Hiring a contractor really isn’t that different from hiring an employee or picking a restaurant: do the homework and check out the reviews. Picking the first landscaping or roofing company in the phonebook could be lucky and turn out fine, or it could become a living nightmare of overspent budgets, low quality work, and an underestimated timeline.
If you need help choosing the right contractor, here are a few tips to get started:
Ask for an Itemized Bid
When first assessing the job, a company will supply you with an estimated figure on cost depending on the amount of hours, materials, and labor costs involved. Avoid companies that underestimate the cost in order to get the job and then end up using the “allowances” to increase the price of the job. Make sure you know your personal budget and ask for an itemized, instead of general, bid on exactly what is costing what and how long it takes. Ask several companies for itemized bids and compare which one will fit your budget and get the job done right.
Establish Regular Communication
Problems start whenever there is a lack of communication, especially when your money and your home are involved. Don’t be timid and trust they will get the job done someday; set up regular appointments to oversee the progress and costs of whatever project is underway.
Keep and Updated Contract
After the contractor has been hired and work goes under way, it is very important to expect changes and developments along the way. A contractor may call or talk to you about the problems and possible solutions, but make sure to get it all in writing as to what exact services and materials will be necessary. This can help you both avoid disagreements later when misunderstandings come up about the contract and payment.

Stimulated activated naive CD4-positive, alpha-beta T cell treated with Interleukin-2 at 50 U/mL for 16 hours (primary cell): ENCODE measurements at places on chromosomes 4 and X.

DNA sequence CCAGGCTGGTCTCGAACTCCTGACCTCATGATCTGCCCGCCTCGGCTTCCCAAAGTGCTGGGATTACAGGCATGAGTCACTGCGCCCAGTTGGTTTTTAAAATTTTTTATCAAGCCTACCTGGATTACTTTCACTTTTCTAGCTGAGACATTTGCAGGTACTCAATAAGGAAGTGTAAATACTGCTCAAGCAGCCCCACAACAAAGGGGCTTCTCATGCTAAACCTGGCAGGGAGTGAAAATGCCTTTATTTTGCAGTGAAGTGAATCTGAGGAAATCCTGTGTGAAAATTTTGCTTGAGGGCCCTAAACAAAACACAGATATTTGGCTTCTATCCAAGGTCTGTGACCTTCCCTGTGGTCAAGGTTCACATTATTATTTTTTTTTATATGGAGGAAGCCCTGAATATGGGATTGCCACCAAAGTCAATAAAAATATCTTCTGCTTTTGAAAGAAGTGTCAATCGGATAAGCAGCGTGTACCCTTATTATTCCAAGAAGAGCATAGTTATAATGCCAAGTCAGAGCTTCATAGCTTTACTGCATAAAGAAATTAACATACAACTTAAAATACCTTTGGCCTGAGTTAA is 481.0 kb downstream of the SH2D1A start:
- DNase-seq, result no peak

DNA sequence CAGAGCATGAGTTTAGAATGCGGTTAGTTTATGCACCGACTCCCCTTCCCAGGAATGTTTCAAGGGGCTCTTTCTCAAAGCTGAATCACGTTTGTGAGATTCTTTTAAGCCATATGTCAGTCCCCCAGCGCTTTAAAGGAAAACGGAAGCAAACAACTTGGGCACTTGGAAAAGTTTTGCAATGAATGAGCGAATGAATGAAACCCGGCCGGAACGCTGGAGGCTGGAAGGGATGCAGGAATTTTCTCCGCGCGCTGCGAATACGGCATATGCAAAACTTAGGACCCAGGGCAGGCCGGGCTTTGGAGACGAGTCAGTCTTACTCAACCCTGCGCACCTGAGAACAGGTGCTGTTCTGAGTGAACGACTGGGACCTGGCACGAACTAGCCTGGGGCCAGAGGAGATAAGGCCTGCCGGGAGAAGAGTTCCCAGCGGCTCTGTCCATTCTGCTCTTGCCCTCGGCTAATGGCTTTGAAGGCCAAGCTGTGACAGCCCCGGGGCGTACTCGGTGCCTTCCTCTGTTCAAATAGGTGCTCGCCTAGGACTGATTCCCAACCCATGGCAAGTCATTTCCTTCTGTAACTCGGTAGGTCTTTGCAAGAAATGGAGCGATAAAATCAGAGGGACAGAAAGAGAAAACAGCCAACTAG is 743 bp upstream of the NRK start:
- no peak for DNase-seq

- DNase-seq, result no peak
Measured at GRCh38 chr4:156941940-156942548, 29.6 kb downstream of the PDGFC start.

Check the Work and Pay as You Go
You are responsible for keeping the contractor accountable for the work done. As the employer, you must check all the work as it progresses against any blueprints or receipts for materials. If some part of the work was done shabbily, you will need to point out the mistakes and ask for repairs. This is important when considering payment schedules. Some contractors require different payment schedules, so if they ask for three installments, make sure to pay after you have checked the work done up to that point. If necessary, you could use the payment as leverage to make sure the job is completed accurately.